This post is the first in a series in which I will explore the advantages, the disadvantages, and the essential features of application virtualization solutions. I will also review some products which will make you realize how different the approaches to application virtualization are. You’ll find the links to all articles in this series at the end of each post. German speaking readers might also be interested in my introduction to application virtualization in the magazine Computerwoche.
- Pip install Boto3 - Thu, Mar 24 2022
- Install Boto3 (AWS SDK for Python) in Visual Studio Code (VS Code) on Windows - Wed, Feb 23 2022
- Automatically mount an NVMe EBS volume in an EC2 Linux instance using fstab - Mon, Feb 21 2022
Wikipedia defines it application virtualization as “an umbrella term that describes technologies that improve application compatibility and manageability by encapsulating applications from the underlying operating system on which they are executed.” The main idea is to run programs in a virtualized environment on a desktop system.
The difference between hardware virtualization solutions, such as VMware Workstation or Virtual PC, and application virtualization is that in the latter case the underlying operating system, the host if you will, is executing the program. But it seems to me that there is no clear dividing line between the different virtualization solutions. For example, you could say that Vista supports application virtualization as well, because it can virtualize folder structures and the registry for legacy apps. Hence the virtualization solutions differ only with respect to the objects they virtualize. Some virtualize a full-blown computer and others only the programs folder.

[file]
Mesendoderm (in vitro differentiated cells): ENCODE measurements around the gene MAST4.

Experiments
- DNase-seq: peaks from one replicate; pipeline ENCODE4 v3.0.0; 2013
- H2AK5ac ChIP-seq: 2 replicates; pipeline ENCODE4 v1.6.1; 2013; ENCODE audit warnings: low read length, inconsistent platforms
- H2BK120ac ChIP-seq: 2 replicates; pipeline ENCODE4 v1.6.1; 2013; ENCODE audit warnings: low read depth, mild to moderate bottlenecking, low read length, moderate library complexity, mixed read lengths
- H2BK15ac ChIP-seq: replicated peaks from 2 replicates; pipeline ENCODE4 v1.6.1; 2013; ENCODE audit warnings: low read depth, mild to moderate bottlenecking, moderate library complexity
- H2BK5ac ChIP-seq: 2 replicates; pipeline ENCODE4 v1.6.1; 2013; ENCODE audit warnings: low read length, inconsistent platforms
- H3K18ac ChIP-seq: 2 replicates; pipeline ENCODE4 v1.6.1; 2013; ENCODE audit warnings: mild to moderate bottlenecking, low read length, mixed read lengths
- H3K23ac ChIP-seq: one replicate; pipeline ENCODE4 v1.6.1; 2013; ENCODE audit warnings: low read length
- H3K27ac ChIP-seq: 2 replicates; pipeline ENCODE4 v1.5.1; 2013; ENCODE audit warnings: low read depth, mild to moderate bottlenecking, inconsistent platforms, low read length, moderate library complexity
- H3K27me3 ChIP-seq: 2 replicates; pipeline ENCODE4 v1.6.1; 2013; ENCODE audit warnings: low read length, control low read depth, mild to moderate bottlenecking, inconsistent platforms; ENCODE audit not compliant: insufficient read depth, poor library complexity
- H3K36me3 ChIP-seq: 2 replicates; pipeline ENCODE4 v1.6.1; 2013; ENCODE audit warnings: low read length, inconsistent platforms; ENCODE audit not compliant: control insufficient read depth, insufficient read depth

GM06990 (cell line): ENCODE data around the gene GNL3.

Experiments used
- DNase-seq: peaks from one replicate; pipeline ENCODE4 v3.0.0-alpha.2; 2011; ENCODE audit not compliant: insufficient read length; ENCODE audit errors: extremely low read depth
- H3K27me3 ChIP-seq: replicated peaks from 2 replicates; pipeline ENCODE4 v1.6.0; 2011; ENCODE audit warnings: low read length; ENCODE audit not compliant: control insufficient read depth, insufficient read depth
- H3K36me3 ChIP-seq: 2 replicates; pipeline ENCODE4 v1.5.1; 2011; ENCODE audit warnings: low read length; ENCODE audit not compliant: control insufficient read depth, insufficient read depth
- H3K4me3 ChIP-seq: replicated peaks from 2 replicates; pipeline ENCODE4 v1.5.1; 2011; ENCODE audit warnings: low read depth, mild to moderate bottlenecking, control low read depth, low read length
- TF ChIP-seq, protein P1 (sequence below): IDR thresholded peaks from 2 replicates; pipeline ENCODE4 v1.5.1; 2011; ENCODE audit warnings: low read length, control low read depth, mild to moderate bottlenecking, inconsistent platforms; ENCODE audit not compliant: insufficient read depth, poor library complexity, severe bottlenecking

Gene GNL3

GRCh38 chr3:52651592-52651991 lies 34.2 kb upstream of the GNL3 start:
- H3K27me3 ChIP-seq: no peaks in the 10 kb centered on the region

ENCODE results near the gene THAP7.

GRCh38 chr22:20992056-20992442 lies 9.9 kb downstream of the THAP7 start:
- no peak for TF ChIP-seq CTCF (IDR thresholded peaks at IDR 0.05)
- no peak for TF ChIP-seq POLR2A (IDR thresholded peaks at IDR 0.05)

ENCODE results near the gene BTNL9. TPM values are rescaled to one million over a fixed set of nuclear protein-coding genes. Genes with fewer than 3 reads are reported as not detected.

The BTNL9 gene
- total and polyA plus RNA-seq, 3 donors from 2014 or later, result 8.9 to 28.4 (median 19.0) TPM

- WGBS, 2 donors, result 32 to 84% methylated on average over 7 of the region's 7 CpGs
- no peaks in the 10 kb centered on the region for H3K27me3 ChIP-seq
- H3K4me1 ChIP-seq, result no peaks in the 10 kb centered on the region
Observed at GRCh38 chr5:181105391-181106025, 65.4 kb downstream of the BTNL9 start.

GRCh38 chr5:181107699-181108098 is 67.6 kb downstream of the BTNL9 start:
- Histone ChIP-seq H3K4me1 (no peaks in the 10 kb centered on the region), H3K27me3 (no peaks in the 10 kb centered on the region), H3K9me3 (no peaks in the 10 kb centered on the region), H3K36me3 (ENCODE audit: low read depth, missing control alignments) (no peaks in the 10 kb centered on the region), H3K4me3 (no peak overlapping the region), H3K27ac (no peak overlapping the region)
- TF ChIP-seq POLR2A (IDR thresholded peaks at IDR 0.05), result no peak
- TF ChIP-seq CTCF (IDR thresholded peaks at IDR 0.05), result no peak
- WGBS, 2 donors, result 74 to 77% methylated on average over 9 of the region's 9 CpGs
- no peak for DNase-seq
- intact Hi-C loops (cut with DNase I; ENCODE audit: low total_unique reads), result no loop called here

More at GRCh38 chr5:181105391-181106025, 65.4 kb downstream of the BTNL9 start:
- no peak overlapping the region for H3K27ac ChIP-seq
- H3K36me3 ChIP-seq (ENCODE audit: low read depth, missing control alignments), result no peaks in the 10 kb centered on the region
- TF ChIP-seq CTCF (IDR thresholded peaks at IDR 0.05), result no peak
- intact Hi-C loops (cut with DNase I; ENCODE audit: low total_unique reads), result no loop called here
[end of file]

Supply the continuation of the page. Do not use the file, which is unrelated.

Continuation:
Most reports I’ve read sound quite promising, but in my experience every new technology also has its downsides. On the one hand, it sounds great to install software on desktops without making changes to the underlying OS. On the other hand, I have doubts, because running programs in an environment for which they were not explicitly designed invites problems. Instinctively I try to avoid anything that deviates from the norm when it comes to IT. Anyway, application virtualization is a hot topic.
I am interested in this technology because we would like to deploy a large number of different applications to student PCs (Elearning, dictionaries, etc.). Many of these applications are from small vendors and are often buggy. Usually they have to be updated frequently. I am afraid that we mess up our desktops this way sooner or later. Application virtualization might be the solution for this problem.
Subscribe to 4sysops newsletter!
In the next post of this series I will publish a list of all application virtualization solutions with a short introduction of all products.